As Independence Day approached, a meeting was held by the organizers, including a report by the Literary Committee, including a chaplain, reader, orator (this was later District Attorney Rodney Hudson) and poet A.T. Hawley, who, in 1876, published a promotional pamphlet/booklet on Los Angeles County. The grand marshal was to be Edward Bouton, who led the 59th United States Colored (African-American) Infantry during the Civil War and also invested with F.P.F. Temple and William Workman in the Rancho San Jacinto Viejo near modern Hemet and had over $23,000 in mortgages and bills payable to the bank when it failed.
Bouton, however, was in San Francisco dealing with family illness, so Erskine M. Ross, a former Confederate soldier, attorney and nephew of Cameron Thom, several times the county district attorney and future mayor, and who would be a federal judge and associate justice on the state supreme court, was unanimously appointed. The three men selected to solicit subscriptions to help pay for the event were lawyer and future mayor Henry T. Hazard, Isaac Lord, who later founded the city of La Verne, and Elijah H. Workman, nephew of Homestead owners William Workman and Nicolasa Workman and who, later in 1874, began his fourth term on the Common (City) Council.
In the “Local Items” column are brief notes including that exams from students at Los Angeles High School were available for students to pick up at, of all places, a stationery and book store; that the San Gabriel School District was to have an election in a few weeks concerning whether to implement a tax to build a school; that repairs were completed on St. Athanasius’ Episcopal Church, the first Protestant house of worship in Los Angeles; that a farmer named Dray living in the Florence district south of town (probably near Clough) had a field of barley so productive that he had to use axes and crowbars, rather than a machine, to cut it; and that the Turnverein Germania, an association of German-born residents, was celebrating its third anniversary that evening with a one-act play about Marc Antony and Cleopatra, as well as gymnastic exercises and a comedic farce, followed by a ball.
At a meeting in Wilmington at the gradually improving harbor, the directors of the Southern California Cooperative Warehouse and Shipping Association, which included F.P.F. Temple as a founder the prior year, inspected the new wharf and watched Phineas Banning sign a deed to convey the property for the company’s warehouse. Directors included Benjamin D. Wilson, his son-in-law James de Barth Shorb, former Governor John G. Downey and others.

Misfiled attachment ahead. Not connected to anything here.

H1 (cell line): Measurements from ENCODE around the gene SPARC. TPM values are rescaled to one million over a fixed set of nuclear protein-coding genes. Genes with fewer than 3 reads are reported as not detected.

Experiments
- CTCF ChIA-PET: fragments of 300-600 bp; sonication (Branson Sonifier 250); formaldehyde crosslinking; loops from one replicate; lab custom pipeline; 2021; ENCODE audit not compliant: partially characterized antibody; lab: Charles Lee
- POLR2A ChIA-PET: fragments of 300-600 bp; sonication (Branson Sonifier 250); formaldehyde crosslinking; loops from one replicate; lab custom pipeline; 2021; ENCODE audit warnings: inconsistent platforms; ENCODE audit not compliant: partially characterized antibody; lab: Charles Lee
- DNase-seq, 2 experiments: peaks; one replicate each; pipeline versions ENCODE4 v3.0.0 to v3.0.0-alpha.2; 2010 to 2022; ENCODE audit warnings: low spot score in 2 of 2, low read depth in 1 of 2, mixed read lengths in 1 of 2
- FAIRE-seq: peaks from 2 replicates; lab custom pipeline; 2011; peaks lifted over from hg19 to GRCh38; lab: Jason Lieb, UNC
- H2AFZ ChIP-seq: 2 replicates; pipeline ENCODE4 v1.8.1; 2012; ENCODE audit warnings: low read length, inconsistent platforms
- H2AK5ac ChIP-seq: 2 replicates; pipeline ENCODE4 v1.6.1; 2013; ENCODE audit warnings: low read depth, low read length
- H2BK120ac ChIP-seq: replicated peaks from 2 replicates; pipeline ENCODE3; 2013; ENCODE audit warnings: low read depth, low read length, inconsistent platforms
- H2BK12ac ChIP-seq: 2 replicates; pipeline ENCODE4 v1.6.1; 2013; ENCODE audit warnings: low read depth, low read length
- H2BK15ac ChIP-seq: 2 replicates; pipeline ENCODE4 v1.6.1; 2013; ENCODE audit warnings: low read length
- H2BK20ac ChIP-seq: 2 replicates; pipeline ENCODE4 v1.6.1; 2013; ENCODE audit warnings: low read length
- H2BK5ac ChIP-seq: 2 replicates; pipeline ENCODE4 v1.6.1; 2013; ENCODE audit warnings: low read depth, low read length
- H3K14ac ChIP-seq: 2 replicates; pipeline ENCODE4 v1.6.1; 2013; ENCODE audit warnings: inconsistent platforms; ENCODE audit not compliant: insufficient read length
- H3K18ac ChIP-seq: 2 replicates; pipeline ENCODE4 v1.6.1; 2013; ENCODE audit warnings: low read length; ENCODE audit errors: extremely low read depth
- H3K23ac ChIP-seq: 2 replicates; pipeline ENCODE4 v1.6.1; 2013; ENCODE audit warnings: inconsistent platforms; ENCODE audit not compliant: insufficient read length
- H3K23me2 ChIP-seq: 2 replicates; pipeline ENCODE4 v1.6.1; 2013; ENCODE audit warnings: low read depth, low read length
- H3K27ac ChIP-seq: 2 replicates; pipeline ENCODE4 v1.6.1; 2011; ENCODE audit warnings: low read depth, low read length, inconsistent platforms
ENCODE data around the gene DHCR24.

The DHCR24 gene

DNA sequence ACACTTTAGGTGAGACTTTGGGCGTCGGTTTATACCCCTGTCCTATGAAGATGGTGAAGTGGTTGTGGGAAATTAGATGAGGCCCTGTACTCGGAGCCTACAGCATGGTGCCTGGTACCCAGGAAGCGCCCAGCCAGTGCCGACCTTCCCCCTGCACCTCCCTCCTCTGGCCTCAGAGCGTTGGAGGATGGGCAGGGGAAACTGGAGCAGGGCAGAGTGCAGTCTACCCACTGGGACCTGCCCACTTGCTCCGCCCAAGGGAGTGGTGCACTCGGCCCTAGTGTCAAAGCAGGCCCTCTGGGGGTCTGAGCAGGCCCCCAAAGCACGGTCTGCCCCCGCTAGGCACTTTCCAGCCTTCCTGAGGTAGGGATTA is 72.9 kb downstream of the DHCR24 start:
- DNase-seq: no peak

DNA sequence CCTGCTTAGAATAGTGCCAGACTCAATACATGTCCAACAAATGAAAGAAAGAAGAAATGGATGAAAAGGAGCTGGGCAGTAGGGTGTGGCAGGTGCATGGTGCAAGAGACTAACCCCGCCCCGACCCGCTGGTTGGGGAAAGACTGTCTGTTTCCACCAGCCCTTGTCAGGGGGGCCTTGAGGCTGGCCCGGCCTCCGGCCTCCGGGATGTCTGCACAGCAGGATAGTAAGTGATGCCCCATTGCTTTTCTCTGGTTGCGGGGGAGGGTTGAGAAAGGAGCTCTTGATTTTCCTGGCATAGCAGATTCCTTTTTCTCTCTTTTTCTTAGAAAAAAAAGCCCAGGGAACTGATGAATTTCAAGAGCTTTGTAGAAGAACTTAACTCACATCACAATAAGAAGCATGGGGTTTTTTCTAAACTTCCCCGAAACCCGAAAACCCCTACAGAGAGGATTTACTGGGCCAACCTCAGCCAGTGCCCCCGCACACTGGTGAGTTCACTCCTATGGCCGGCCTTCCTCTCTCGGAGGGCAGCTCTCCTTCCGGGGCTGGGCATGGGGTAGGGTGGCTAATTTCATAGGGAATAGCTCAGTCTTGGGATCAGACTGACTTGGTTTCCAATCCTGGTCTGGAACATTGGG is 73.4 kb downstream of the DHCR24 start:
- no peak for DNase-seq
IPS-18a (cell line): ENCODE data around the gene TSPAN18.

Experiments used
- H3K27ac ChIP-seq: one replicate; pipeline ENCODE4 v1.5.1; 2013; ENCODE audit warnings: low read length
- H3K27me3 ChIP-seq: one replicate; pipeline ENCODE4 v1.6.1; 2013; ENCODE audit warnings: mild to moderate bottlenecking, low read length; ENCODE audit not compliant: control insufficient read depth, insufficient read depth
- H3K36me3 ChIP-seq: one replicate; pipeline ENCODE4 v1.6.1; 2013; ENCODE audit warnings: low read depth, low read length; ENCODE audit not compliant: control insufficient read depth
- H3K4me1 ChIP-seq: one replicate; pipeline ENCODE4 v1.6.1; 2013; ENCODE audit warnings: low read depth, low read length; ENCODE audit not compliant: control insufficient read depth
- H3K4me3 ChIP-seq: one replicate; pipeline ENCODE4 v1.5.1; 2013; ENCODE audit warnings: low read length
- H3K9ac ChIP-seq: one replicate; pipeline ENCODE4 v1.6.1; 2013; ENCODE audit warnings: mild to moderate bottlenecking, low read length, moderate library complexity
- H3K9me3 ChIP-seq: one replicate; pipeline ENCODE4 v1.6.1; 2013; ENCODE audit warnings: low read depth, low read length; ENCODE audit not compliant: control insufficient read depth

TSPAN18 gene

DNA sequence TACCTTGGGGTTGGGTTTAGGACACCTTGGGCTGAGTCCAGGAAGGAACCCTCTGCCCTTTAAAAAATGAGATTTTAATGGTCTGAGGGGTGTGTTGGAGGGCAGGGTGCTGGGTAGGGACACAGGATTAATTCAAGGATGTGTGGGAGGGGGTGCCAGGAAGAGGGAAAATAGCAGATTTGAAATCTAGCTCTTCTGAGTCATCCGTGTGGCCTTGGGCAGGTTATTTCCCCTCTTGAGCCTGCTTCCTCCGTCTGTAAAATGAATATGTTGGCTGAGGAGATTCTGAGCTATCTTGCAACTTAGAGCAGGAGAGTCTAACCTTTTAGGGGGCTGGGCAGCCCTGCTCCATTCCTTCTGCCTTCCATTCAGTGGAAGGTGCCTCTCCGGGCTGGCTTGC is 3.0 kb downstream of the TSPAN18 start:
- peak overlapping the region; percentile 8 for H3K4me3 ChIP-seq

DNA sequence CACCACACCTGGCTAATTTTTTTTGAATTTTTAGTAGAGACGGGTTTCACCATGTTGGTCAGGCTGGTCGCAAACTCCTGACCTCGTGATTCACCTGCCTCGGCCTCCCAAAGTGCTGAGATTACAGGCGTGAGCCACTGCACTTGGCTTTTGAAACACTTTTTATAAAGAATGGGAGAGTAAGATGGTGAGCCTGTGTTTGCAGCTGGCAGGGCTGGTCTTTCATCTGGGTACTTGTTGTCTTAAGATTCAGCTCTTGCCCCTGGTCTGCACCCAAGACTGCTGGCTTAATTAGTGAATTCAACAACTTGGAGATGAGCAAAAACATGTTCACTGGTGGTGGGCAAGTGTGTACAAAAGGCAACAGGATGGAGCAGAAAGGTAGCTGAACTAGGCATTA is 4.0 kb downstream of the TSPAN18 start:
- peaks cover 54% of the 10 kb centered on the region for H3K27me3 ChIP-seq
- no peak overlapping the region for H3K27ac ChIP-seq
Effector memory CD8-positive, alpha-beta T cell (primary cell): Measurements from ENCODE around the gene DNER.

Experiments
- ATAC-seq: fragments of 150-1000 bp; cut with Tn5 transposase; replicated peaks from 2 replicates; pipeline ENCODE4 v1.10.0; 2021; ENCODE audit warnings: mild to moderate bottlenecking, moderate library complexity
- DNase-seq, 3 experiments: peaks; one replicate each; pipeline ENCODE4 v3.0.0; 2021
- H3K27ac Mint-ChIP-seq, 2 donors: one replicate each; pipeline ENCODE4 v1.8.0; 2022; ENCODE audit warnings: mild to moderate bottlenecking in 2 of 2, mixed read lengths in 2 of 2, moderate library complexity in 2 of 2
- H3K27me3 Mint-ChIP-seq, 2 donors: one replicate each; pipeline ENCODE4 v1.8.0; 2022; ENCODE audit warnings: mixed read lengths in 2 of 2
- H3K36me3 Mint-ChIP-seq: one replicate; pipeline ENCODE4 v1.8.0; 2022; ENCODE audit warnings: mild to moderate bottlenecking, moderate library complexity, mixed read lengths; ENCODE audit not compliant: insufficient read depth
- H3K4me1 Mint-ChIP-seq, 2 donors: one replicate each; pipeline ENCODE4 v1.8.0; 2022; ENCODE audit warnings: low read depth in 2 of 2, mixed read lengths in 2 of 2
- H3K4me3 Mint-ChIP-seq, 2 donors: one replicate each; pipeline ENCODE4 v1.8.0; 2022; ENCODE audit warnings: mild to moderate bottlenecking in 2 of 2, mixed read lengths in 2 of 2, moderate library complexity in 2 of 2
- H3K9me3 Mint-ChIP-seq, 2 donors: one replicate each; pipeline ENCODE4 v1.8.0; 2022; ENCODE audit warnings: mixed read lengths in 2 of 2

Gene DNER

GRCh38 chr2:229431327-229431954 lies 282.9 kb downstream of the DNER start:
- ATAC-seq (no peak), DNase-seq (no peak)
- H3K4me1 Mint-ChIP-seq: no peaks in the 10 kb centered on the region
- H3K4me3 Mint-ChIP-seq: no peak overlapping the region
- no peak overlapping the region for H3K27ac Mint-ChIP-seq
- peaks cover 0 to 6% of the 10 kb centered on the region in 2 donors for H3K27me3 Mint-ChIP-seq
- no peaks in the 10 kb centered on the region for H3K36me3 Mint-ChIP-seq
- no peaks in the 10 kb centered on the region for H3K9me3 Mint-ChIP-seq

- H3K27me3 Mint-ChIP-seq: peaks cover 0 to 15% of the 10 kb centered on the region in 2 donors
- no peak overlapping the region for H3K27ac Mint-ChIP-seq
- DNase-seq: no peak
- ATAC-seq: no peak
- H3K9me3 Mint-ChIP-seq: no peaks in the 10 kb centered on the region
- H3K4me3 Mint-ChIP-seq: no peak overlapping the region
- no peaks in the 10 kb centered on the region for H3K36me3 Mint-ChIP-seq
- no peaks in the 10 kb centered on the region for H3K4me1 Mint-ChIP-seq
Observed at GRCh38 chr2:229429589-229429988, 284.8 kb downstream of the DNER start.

The paper also passed along a report from its competitor, the Herald of that morning, that a new company, the Cooperative Nursery and Fruit Company of Los Angeles, met to adopt bylaws and elect directors for the next year, including Thomas Garey (who was also named president), Ozro W. Childs, and Milton Thomas, while the secretary was Luther M. Holt and Downey was selected as treasurer. It should be noted that Garey, Thomas and Holt were also among the founders of a land development company that soon developed the new towns of Artesia and Pomona.
Speaking of schools and the end of the academic year, a list of students promoted to the next level of their educations in their respective classes was published. This included the three primary, grammar, intermediate and high schools, the latter completing its first year of existence with nine students advancing from the middle to senior classes. Among these were Henry O’Melveny, a future attorney of great prominence whose father was then the county judge; and Yda Addis, whose remarkable and strange life previously comprised a several-part post on this blog. While Latino students could be found amid the Anglos in the list, there is no reference to the “Colored School” of Black students.
Advertisements are always of interest when looking through old newspapers and new ones included a call for proposals by an Army Corps of Engineers official for dredging at the harbor at Wilmington; another such ad for builders of a wharf for the Los Angeles and San Bernardino Land Company of Anaheim at its property at Bolsa Chica Landing where Huntington Beach is now; one for a special Southern Pacific Railroad excursion to Spadra (today’s southwestern part of Pomona) and back for the 21st, which the trip, passing just north of the Homestead, to cost $2 round trip; and one by Edward Dupuy of the Pioneer Stable for an omnibus (that is, a horse-drawn conveyance) going to Santa Monica on alternate days.